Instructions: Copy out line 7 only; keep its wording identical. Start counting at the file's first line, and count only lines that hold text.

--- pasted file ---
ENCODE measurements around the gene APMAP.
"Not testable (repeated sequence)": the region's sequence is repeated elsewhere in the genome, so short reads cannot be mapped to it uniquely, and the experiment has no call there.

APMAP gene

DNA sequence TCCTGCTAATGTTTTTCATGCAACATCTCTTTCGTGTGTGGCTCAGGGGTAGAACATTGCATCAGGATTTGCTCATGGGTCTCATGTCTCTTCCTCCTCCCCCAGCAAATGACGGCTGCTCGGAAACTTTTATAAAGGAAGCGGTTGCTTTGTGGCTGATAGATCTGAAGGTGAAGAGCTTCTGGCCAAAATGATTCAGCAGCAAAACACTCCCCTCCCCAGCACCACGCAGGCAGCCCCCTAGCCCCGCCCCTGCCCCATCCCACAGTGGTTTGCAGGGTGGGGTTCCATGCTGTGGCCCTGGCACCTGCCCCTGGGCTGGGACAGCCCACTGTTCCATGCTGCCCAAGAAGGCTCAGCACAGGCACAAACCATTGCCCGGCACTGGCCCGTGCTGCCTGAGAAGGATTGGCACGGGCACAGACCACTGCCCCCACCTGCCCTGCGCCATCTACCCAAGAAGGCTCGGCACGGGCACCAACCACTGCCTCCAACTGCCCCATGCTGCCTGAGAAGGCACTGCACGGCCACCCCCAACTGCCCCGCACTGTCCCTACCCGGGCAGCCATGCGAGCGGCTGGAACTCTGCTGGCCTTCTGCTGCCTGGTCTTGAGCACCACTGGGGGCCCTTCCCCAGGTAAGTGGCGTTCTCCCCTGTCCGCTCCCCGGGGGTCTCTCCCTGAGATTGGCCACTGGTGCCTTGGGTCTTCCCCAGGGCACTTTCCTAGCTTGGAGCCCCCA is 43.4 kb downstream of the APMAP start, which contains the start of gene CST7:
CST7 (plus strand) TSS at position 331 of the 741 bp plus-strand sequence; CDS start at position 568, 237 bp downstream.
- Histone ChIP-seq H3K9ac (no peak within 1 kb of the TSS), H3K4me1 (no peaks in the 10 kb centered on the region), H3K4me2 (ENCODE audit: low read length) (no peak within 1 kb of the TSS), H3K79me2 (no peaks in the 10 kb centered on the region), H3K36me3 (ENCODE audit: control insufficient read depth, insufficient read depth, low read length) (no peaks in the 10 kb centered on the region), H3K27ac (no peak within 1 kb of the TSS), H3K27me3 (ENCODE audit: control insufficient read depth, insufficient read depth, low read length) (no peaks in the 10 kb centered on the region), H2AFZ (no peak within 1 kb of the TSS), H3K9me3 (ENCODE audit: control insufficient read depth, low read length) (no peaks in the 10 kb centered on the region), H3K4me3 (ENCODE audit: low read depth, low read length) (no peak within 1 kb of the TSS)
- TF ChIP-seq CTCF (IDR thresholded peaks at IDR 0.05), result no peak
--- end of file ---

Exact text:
- TF ChIP-seq CTCF (IDR thresholded peaks at IDR 0.05), result no peak